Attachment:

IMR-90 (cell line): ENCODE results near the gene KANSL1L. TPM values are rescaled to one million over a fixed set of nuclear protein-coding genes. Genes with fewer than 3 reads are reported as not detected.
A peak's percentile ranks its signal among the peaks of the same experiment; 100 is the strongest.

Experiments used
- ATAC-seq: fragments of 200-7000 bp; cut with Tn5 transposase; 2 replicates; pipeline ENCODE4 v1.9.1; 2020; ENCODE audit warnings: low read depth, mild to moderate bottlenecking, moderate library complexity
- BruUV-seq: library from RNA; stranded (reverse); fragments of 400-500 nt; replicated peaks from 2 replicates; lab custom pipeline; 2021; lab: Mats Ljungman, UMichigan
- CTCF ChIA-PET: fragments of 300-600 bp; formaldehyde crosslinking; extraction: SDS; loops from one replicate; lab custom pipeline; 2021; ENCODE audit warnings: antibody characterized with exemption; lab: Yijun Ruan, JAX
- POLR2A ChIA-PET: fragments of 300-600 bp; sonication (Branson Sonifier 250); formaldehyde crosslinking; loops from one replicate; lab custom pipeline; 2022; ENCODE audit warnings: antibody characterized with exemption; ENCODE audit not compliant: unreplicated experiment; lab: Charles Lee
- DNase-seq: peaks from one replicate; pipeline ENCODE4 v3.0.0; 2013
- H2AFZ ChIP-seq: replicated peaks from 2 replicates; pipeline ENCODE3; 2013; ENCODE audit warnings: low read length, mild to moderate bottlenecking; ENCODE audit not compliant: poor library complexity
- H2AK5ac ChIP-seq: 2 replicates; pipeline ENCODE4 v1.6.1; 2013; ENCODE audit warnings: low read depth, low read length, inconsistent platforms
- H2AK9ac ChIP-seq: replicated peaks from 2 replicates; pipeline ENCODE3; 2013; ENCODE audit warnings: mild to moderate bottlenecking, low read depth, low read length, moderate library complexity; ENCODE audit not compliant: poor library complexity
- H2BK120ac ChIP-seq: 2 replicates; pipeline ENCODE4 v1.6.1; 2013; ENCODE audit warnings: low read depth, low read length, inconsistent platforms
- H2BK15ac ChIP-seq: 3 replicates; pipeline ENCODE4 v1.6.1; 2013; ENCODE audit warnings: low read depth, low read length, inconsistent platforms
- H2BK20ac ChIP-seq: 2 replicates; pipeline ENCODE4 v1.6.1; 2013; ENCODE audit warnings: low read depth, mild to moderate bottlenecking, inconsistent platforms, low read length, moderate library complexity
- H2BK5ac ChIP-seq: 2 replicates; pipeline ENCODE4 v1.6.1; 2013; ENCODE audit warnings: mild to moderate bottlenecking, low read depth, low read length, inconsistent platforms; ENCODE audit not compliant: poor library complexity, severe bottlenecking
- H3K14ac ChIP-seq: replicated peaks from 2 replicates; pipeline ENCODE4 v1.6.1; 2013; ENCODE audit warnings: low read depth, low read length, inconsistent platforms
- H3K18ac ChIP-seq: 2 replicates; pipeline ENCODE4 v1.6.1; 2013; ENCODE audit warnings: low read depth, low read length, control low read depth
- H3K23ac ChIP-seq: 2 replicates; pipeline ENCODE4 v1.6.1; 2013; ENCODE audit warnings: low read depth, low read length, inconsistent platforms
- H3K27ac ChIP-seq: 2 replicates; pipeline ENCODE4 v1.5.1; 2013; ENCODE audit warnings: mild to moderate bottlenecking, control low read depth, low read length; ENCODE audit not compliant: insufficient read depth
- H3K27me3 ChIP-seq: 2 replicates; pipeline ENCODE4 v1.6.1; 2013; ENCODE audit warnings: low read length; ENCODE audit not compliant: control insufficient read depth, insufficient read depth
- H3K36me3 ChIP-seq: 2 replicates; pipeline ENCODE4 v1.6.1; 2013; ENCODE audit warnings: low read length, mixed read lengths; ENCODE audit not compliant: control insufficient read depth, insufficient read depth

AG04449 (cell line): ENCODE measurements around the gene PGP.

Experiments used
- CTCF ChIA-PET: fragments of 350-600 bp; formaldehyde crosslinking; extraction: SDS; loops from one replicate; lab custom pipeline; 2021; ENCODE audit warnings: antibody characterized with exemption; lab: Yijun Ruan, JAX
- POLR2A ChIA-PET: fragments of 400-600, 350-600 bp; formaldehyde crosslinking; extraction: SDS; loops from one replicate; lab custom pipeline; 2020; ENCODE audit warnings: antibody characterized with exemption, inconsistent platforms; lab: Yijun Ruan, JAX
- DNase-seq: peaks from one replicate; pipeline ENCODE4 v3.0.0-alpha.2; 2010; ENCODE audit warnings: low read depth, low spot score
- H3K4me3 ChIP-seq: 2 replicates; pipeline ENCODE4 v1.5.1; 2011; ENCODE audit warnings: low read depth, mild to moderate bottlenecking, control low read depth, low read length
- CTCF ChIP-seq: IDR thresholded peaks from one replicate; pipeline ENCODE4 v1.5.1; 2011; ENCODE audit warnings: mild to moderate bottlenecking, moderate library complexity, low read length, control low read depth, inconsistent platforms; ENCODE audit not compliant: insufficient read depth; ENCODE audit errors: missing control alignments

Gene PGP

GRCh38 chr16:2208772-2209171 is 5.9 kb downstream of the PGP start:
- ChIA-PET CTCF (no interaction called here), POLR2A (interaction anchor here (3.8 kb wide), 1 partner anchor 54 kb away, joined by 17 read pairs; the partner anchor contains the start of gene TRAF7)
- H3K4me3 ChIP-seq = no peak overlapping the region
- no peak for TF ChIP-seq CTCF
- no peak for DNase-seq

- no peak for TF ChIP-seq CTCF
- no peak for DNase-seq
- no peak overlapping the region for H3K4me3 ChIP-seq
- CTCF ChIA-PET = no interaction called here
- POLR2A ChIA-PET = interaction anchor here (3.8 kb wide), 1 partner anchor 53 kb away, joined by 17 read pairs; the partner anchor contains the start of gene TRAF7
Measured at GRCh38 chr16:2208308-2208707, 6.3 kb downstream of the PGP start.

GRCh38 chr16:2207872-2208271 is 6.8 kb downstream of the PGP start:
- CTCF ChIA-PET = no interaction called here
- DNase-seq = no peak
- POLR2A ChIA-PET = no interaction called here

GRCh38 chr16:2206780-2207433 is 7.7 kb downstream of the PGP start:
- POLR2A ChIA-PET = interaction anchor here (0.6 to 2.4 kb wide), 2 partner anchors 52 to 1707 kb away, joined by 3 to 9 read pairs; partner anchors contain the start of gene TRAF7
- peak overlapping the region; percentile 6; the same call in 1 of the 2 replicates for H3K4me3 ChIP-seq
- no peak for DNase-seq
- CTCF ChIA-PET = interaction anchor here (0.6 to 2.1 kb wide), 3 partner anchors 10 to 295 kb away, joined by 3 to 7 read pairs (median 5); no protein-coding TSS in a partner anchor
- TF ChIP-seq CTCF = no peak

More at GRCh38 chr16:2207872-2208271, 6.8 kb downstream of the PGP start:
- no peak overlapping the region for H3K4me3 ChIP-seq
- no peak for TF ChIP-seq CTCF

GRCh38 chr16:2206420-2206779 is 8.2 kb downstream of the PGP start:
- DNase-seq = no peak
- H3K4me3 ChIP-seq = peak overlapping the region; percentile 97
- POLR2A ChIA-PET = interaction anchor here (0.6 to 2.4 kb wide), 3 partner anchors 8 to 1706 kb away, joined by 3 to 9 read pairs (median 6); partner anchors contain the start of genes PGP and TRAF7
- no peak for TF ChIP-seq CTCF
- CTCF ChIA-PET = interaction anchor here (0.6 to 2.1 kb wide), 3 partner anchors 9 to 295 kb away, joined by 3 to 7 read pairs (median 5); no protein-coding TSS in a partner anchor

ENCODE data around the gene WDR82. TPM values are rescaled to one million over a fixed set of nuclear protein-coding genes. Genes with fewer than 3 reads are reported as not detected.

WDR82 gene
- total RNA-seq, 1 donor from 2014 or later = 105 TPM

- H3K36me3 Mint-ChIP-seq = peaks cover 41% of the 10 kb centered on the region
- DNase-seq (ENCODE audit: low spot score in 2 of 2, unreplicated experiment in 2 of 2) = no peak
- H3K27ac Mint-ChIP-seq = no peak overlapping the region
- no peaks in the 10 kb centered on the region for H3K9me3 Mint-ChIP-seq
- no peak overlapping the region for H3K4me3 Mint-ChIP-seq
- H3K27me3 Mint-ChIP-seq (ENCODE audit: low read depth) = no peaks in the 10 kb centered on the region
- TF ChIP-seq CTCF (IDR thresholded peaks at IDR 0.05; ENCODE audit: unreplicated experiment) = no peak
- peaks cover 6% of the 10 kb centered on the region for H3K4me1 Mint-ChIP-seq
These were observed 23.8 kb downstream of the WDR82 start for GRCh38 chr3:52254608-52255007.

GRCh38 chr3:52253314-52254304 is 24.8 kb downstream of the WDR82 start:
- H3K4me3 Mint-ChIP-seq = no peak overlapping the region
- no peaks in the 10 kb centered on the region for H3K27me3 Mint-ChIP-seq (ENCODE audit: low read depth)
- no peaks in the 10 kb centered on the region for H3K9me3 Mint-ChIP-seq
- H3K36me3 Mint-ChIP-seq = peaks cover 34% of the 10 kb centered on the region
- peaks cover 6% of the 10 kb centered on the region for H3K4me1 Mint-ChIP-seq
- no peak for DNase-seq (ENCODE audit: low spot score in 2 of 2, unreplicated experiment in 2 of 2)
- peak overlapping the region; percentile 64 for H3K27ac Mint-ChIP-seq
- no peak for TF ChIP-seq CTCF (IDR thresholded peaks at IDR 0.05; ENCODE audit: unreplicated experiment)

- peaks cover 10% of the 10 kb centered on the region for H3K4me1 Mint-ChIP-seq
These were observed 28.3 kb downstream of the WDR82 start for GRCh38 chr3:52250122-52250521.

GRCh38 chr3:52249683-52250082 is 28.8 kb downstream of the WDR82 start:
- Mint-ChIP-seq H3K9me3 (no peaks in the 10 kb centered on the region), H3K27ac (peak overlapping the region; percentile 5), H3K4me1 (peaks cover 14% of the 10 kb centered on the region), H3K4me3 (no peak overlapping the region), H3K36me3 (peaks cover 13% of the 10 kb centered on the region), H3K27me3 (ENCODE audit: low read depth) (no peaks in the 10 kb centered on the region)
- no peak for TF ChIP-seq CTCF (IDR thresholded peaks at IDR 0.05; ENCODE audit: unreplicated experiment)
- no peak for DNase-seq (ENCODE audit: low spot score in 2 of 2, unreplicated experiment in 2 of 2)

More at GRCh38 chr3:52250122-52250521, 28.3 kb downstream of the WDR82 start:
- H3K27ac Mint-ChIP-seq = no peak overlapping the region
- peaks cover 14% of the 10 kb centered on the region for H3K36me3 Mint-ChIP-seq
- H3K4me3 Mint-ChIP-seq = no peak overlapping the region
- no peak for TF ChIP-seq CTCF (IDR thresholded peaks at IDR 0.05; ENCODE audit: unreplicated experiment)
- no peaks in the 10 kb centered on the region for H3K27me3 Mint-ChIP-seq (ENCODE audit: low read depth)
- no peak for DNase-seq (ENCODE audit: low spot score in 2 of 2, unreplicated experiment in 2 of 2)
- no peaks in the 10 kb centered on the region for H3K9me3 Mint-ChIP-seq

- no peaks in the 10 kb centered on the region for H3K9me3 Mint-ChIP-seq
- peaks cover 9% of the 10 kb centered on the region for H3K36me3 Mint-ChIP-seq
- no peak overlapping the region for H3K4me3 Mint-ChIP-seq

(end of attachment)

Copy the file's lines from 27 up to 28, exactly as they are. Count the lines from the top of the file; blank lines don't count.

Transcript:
- H3K4me3 ChIP-seq: 2 replicates; pipeline ENCODE4 v1.5.1; 2011; ENCODE audit warnings: low read depth, mild to moderate bottlenecking, control low read depth, low read length
- CTCF ChIP-seq: IDR thresholded peaks from one replicate; pipeline ENCODE4 v1.5.1; 2011; ENCODE audit warnings: mild to moderate bottlenecking, moderate library complexity, low read length, control low read depth, inconsistent platforms; ENCODE audit not compliant: insufficient read depth; ENCODE audit errors: missing control alignments